We will do this multiple times. The first time, I let it cook for 1.5 minutes. It will come out partially done. Don’t worry, you just get a silicone spatula and mix it up. Put it back into the microwave for 1 minute. Take it out. Mix it again. Put it back into the microwave for 30 seconds. I cooked it for 3 minutes in total. Depending on the power of your microwave, the cooking time may vary. That’s why we are doing it gradually, so you can check the consistency. Once you don’t see any runny liquid, that means it is done. Cover this and give it 5 minutes to cool down a little bit.
We just want this to get to a point where it doesn’t burn your hand because I find that the dough is much easier to work with while it is still warm. If you let it cool completely, it takes much longer to knead it smoothly. I like to wear gloves because it is super sticky in the beginning. But the more you work with it, the smoother it will be. Within 5 minutes of kneading, it should be elastic and nonstick.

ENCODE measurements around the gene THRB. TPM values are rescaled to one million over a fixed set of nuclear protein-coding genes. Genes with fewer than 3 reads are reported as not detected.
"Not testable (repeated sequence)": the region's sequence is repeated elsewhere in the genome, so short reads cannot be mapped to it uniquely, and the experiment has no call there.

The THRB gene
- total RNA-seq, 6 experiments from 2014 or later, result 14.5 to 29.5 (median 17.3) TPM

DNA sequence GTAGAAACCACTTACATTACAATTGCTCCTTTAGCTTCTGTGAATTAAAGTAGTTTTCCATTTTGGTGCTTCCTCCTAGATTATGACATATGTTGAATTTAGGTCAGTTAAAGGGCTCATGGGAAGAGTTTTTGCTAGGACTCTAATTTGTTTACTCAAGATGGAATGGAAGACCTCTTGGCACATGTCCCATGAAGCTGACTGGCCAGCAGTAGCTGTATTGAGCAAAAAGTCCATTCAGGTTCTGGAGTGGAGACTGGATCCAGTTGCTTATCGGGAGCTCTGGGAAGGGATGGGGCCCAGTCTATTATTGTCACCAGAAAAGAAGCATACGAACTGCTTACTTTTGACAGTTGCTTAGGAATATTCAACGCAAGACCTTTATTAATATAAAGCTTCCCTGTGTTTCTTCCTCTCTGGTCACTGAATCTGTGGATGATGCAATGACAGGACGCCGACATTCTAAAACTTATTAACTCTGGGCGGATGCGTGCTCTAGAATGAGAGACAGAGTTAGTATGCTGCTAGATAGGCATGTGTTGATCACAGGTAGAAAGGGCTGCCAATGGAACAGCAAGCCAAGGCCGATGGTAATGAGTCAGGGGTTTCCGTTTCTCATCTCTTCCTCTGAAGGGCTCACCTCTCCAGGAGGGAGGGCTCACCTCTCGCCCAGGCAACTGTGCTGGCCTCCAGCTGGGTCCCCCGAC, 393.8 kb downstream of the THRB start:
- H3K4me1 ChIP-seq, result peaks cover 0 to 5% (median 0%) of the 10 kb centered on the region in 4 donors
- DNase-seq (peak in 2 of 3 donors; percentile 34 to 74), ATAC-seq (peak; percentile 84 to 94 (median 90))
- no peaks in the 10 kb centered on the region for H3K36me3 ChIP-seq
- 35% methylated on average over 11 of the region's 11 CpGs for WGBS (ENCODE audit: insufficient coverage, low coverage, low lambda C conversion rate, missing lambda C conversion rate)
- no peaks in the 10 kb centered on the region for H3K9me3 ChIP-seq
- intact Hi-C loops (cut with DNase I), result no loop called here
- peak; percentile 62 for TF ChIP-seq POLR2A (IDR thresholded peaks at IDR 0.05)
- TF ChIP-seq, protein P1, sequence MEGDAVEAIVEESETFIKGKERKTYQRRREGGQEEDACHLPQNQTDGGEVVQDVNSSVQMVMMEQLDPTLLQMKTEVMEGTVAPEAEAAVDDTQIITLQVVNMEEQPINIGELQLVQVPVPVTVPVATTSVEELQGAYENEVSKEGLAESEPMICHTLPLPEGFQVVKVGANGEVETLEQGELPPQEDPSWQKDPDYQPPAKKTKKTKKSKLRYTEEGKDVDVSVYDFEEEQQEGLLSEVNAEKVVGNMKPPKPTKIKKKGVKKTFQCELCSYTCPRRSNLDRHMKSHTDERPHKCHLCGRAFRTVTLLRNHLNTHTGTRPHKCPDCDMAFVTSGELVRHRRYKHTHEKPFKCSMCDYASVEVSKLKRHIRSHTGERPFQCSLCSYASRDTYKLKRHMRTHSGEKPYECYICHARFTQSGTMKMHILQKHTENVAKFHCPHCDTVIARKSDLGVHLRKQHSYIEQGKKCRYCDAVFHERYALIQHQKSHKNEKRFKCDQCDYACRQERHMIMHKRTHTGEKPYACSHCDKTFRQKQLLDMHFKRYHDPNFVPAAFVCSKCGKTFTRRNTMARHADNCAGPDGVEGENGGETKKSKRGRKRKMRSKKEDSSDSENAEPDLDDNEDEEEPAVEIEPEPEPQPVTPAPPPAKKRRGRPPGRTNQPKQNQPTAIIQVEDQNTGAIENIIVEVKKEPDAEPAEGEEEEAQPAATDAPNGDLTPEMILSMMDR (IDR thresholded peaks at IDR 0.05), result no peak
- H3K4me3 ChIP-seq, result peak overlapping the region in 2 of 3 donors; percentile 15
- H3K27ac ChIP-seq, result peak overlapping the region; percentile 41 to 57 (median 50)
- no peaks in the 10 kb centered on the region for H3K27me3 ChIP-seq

This looks beautiful. Now we are going to portion it out by using a scale. Each of them should be 20 grams. Roll it in between your hands until it becomes a smooth ball. Cover them so they don’t dry out.
Let’s take the custard filling out of the fridge and portion it as well. Each of them should be 30 grams. Again, roll it in between your hands until it becomes a smooth ball. Cover them so they don’t dry out.
Now I am going to show you how to assemble the mooncakes. It is a little bit tricky to roll the wrapper because it likes to stick onto the working surface and the rolling pin. I find it super helpful to put the dough in between 2 parchment papers and roll it that way. The wrapper doesn’t need to be perfectly round unless you have OCD. As long as it is thin and even, it will work fine.